Cord-Cutting and Cable-Bill-Cutting Are All the Rage

AP Photo/Matt Rourke
AP Photo/Matt Rourke

The Wall Street Journal recently published a strange piece called “Why Cable TV Beats the Internet, For Now.” Despite pay-TV losing 1.4 million customers last year, it seems the WSJ is device-challenged and unwilling to embrace the obvious future dominance of Internet streaming media. And the war to discount your cost for pay-TV is heating up.

Geoffrey A. Fowler of the WSJ’s Person Tech section describes himself as a “tech columnist and someone who watches enough TV to own a Snuggie.” He acknowledges that cord-cutting allows cheaper choices than pay-TV, but strangely he worries that “Internet TV means juggling gadgets.”

The prospect of consumers ditching cable by “cutting the cord” has been a looming threat to the pay-TV industry for years. Unwilling to attack their own bloated cost structure, cable companies have tried to maximize the bill with pricey new monthly services for subscribers. But in the fourth quarter of 2014, pay-TV providers had an aggregate add of just 101,000 subscribers. DirecTV and Dish Network satellite services added 86,000, plus telephone companies added 185,000. But cable operators lost 170,000 subscribers–a 2.2 percent decline.

Variety calculated that the damage to cable was even more stunning, considering that new household formation last year was the fastest growth in 10 years, according to the U.S. Census Bureau. That means 1.4 million American households either canceled pay-TV over the trailing 12 months, or never subscribed.

Craig Moffett who follows the industry from his Wall Street perch at MoffettNathanson Research, calculated that since 2010, the industry has cumulatively lost or failed to sign up 3.8 million households. He recently warned, “A year from now, the fourth quarter may well be viewed as the calm before the storm.”

Moffett’s analysis reveals the monthly cost for the video portion for all U.S. cable bills averages $80 to $90 a month, including pay-per-view movies and premium channels. Broadband Internet adds up to $50 on top of that in a bundle, for a $130 monthly total.

Given that cable subscriptions could soon be falling like bungee jumping without a cord, Moffett believes Comcast’s proposed cable consolidation with Time Warner Cable now has at best only a 60-40 percent chance of winning government approval. He worries about “the hostility of the regulatory climate in Washington” after the recent FCC Net Neutrality regulations that blatantly favored Silicon Valley apps over cable operators.

The media networks are actively planning to help the pay-TV bundle disintegrate by moving to the Internet. Showtime and Viacom’s Nickelodeon already have on-demand (OTT) video plans. HBO plans to launch a standalone and over-the-top subscription service for $15  this year. CBS debuted an “SVOD” service that allows on-demand consumption of its flagship network’s TV programs, thousands of episodes from current programs, classic series in its library, and content from its local-TV stations.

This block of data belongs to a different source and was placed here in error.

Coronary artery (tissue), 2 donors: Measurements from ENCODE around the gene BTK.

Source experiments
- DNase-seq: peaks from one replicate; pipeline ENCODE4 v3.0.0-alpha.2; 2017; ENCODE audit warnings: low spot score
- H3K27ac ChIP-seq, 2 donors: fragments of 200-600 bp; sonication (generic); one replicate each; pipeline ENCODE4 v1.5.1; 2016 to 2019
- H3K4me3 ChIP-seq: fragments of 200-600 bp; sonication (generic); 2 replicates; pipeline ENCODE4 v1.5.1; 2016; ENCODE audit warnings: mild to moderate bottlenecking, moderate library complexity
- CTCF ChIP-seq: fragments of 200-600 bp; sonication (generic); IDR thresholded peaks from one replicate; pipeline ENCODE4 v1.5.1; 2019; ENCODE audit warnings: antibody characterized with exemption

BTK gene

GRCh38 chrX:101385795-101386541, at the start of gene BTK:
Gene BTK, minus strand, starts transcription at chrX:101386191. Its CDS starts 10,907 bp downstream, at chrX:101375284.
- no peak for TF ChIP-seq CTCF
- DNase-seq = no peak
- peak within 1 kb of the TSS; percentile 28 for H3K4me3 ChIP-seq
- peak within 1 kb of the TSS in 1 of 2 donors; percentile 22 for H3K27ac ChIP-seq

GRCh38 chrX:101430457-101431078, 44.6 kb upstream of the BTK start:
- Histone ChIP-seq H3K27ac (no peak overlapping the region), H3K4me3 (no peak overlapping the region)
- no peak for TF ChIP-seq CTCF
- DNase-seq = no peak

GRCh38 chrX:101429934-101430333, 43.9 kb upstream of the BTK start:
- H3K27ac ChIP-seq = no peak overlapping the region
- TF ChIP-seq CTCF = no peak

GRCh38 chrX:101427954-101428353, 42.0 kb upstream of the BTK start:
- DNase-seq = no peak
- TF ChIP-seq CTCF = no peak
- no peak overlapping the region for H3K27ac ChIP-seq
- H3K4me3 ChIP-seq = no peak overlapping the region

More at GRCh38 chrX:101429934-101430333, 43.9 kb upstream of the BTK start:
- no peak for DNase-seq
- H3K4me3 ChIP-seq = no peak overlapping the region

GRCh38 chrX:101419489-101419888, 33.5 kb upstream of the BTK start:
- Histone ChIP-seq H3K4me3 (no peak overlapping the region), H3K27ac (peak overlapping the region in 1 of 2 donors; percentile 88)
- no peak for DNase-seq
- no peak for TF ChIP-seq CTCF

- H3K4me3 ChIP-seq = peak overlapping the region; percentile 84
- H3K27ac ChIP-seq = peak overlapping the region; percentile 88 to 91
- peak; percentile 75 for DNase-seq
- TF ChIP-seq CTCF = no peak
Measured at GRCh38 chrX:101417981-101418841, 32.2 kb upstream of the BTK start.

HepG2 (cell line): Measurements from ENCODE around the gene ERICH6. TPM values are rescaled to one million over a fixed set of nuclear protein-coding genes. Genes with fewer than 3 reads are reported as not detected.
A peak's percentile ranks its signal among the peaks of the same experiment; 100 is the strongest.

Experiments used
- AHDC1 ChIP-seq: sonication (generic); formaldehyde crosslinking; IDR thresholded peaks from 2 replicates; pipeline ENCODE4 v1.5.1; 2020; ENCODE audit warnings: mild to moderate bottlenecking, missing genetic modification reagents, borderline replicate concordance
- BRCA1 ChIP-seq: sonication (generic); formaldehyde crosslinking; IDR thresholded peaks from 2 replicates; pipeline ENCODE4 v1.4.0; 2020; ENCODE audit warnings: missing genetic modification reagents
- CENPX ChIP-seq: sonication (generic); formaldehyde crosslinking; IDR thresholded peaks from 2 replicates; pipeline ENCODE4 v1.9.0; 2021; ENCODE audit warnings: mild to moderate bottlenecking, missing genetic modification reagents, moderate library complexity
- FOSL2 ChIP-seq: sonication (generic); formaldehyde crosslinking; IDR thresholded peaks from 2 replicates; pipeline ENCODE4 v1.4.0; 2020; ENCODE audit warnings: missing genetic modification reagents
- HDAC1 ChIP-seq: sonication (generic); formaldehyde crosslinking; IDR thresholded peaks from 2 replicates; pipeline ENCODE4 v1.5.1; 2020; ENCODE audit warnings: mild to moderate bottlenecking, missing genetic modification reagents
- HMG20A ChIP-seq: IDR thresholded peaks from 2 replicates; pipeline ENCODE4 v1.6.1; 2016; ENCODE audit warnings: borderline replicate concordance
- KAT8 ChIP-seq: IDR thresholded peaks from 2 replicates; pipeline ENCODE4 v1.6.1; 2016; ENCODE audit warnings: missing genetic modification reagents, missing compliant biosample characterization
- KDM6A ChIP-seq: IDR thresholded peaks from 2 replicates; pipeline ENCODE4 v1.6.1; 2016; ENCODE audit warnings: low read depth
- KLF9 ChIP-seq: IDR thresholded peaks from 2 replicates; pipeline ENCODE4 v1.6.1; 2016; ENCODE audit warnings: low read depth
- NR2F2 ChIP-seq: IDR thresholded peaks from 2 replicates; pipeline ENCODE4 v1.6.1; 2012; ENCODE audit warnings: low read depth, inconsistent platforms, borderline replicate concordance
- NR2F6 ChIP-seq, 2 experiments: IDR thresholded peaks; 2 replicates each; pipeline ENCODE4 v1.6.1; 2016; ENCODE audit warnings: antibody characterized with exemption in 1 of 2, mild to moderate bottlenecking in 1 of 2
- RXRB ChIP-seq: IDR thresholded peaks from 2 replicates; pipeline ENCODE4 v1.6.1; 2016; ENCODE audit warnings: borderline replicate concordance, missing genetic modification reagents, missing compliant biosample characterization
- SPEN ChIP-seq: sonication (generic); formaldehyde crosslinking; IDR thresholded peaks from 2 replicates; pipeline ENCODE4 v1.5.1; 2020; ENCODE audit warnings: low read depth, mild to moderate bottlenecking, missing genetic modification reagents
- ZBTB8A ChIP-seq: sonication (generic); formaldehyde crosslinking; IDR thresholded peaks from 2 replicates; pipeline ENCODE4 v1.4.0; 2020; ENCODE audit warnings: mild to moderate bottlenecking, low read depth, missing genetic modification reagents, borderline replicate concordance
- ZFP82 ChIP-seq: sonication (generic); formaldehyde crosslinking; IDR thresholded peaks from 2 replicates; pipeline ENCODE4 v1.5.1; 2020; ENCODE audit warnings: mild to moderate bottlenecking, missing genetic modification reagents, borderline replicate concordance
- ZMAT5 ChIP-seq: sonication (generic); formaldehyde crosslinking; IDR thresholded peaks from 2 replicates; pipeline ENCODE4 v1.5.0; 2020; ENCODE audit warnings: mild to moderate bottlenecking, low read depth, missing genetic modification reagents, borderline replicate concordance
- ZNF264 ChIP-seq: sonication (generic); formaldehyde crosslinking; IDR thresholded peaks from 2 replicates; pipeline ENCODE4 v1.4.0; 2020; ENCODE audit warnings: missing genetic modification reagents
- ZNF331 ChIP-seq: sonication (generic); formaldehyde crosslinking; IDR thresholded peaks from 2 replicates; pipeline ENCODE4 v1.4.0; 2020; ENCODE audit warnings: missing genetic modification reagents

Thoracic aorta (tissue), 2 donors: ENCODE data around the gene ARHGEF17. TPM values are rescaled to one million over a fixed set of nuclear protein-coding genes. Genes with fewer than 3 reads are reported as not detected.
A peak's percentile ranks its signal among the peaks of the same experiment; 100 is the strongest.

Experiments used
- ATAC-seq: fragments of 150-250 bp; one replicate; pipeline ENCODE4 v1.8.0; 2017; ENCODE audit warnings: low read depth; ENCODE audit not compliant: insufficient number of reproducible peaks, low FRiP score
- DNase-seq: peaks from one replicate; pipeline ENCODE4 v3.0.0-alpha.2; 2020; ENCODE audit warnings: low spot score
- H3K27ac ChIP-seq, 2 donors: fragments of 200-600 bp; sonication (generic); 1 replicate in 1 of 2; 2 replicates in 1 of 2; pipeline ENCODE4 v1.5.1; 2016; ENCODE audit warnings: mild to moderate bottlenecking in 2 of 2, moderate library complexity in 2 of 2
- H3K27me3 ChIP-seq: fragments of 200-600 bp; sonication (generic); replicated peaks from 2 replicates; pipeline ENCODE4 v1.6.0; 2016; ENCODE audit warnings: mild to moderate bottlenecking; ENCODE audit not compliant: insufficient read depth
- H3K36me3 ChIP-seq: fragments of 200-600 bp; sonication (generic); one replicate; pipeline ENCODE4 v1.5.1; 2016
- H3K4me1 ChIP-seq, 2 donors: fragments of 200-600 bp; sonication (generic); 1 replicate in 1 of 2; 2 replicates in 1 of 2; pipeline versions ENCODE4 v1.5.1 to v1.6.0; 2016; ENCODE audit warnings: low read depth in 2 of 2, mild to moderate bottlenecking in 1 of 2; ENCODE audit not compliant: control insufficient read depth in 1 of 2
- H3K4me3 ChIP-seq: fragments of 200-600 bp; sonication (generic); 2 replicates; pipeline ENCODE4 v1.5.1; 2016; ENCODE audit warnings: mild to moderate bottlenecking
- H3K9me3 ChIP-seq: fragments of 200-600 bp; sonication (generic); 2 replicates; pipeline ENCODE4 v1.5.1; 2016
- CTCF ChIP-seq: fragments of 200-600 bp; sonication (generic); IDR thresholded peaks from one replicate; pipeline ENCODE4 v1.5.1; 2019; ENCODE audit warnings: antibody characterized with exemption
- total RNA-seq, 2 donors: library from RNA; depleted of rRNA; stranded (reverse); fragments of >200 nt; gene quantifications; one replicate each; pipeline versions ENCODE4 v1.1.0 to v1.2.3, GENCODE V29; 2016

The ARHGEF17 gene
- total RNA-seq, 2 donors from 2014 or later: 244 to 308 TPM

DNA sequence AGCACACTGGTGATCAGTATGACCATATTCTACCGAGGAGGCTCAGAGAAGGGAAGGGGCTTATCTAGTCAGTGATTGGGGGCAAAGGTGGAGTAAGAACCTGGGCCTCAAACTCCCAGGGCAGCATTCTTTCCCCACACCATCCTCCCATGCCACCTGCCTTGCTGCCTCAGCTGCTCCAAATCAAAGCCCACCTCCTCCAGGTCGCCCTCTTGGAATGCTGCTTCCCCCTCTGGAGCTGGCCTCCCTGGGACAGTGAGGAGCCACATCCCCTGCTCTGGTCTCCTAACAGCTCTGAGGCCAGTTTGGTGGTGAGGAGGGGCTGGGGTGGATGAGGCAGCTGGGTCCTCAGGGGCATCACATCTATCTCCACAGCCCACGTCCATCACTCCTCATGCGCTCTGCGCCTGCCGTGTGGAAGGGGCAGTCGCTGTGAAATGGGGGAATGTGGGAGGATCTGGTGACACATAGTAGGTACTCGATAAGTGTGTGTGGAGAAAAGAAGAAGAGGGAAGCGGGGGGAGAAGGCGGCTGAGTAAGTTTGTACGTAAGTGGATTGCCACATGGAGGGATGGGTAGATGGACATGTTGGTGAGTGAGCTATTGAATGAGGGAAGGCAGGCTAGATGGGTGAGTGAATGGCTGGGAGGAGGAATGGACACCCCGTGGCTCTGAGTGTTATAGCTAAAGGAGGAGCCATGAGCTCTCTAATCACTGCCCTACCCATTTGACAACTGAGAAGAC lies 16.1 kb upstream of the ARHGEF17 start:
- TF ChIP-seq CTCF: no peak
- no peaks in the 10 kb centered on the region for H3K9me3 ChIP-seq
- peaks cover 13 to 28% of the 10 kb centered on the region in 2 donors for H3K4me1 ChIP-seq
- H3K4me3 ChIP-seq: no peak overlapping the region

Perhaps the most attractive opportunity for cord cutters is Dish Network’s launch of its $20 per month Sling TV service with about a dozen channels–including ESPN. Together with video-on-demand (VOD) services like Netflix, Hulu, and Amazon Prime and Instant Video, alternatives to cable TV are already significantly less expensive.

Yet Fowler states that “after reviewing pretty much every available Internet TV service, streaming box and smart TV, I’ve yet to find a replacement that covers all the TV bases while costing less.” He recommends “shaving down” your cable-and-broadband subscription, then supplementing it with streaming services such as Hulu, Amazon and Netflix until this change “all shakes out.”

Fowler does acknowledge that later in 2015, the Internet may become a serious alternative to cable. He offers a rave reviews for the new pioneering service that streams big networks, called PlayStation Vue service, for those who have a Sony Play Station 4. But given that the total worldwide console sales only hit 20 million on March 1, this is not going to be a meaningful option for the 320 million residents of the United States.

My suggestion–if you are not ready for cord cutting–is to renegotiate the rate Comcast, Time Warner, AT&T or Verizon offer for their bundled service by asking for the “loyalty program.” Since cable companies are paid on the size of their subscriber base by content providers, most cable companies are so desperate to hold individual subscriptions they will cut your monthly bundle rate by 25%, without a new contract.

I have personally called the “loyalty program” at Comcast twice this year and re-negotiated down the monthly cost for my cable video package, high-speed broadband and Internet home phone service.

Warning: they may transfer you around several times, perhaps hoping that you become frustrated and hang up. But if you tough-out the wait game, you will be able to convince their “retention specialist” you need a better price.

I suggest you comment about how much you love Comcast [or substitute your provider], but must switch to Dish [substitute any satellite provider], because you cannot afford the monthly subscription price. The retention specialist will miraculously find a plan that is almost exactly what you already have, except at about a 25 percent discount.

Warning: Getting a discount on your cable bill will put a big smile on your face.


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